something in his life that will stay. (see also- Barton Fink)
1992- Glengarry Glen Ross- Pacino, Lemmon, Arkin, Harris, Baldwin, and some other guy who turned out to be Spacey. Words by Mamet. Game on.
Everyone wins by playing a bunch of losers. When this was finally
released on video, all my theater buddies got together and we smoked
cigars for one of the best acting lessons ever. [see also- Reservoir
Dogs, the Player]
Side bar: I'm sorry this is so testosterone ridden. But, look at
these movies. How can I resist? Hey: I loved Citizen Ruth. One of
the most important movies of the decade. And Sense and Sensibility.
And the Piano. Aw, God, I just said that last one because it seems
like I'm supposed to, damn it! And Keitel's in it. I'm sorry. I'm
not all about guns, I swear. Let's move on:
1993- Schindler's List- Hook was an insult to God's creation.
Jurassic Park was vastly overated bit of schlock. I heard that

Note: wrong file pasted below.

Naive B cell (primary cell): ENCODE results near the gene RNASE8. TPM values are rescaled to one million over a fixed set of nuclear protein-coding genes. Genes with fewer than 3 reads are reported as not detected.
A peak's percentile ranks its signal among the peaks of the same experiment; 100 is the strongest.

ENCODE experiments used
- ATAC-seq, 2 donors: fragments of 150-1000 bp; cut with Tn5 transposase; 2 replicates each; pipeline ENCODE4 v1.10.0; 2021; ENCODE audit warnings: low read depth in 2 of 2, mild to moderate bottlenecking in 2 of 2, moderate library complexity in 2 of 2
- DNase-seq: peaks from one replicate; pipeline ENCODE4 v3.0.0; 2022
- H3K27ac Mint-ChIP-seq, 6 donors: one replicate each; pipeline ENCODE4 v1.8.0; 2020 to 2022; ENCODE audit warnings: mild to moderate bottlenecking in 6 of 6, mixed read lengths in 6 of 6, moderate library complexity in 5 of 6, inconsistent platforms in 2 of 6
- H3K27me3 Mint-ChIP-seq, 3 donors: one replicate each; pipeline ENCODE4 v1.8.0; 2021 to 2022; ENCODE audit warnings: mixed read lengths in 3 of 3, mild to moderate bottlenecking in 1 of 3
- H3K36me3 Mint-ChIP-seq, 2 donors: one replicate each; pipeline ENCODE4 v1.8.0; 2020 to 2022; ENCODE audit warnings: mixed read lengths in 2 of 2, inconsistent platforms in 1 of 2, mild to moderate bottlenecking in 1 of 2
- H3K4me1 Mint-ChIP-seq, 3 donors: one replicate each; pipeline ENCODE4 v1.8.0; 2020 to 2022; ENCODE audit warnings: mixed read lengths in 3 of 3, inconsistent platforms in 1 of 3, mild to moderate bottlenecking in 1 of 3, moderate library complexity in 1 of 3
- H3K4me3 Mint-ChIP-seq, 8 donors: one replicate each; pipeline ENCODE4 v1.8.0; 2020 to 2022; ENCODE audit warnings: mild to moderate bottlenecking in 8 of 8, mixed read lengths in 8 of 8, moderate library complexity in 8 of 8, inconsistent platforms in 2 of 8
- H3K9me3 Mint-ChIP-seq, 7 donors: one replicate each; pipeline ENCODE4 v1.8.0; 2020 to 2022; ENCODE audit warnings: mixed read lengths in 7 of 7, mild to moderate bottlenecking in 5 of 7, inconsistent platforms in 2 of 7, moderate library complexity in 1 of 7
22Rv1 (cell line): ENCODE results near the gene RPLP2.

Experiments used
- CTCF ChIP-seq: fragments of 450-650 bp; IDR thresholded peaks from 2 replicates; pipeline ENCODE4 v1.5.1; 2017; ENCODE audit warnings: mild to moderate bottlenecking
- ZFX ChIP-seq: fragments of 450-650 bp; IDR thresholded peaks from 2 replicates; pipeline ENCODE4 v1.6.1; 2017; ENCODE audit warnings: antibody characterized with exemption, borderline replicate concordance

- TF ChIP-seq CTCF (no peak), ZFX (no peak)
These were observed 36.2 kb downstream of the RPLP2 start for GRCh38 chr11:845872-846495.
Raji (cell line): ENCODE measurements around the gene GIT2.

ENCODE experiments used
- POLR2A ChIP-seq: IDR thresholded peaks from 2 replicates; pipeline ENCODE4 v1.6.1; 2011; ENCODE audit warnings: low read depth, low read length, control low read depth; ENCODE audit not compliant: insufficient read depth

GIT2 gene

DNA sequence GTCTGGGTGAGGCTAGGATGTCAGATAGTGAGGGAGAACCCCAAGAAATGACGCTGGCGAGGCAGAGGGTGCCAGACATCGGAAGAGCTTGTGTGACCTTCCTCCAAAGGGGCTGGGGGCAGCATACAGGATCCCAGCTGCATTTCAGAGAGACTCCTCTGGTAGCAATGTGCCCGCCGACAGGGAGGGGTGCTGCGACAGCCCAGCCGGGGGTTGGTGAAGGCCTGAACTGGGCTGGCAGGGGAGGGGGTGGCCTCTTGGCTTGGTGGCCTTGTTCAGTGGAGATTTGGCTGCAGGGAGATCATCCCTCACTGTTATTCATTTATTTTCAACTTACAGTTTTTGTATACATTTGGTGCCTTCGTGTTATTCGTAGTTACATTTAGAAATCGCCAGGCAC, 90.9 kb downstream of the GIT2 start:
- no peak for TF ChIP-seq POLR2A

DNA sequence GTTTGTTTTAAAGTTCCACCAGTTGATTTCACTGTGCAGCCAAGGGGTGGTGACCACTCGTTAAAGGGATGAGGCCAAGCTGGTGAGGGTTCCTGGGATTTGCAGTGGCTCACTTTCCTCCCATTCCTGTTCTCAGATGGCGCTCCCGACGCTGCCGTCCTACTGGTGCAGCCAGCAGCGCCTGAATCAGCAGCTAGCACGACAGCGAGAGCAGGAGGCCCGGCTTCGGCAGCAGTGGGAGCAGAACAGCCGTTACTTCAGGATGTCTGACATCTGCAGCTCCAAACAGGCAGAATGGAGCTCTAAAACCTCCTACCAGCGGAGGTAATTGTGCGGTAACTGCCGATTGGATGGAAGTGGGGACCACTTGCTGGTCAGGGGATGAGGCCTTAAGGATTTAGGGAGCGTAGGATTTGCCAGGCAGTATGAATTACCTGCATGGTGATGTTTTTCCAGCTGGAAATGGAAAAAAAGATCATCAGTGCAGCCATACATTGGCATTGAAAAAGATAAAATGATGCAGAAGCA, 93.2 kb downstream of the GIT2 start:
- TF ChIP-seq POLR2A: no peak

Spielberg's next project was a three hour black and white movie about
the holocaust. "Well," I thought, "This will be the last we hear of
this washed-up joker." So I was wrong. '93 was like '39, a year of
astounding films were overshadowed by the immeasurable Gone With the
Wind. Here are some of the movies that Schindler's List is better
than: Short Cuts, In the Name of the Father, Groundhog's Day,
Searching for Bobby Fischer, 6 Degrees of Separation, Much Ado About
Nothing, The Fugitive, In the Line of Fire, True Romance, The Wrong
Trousers. That's how good Schindler's List is.
1994- Pulp Fiction- Easy to follow non-linear story line, Travolta
resurgence, Samuel L's ascension, Willis's credibility, the different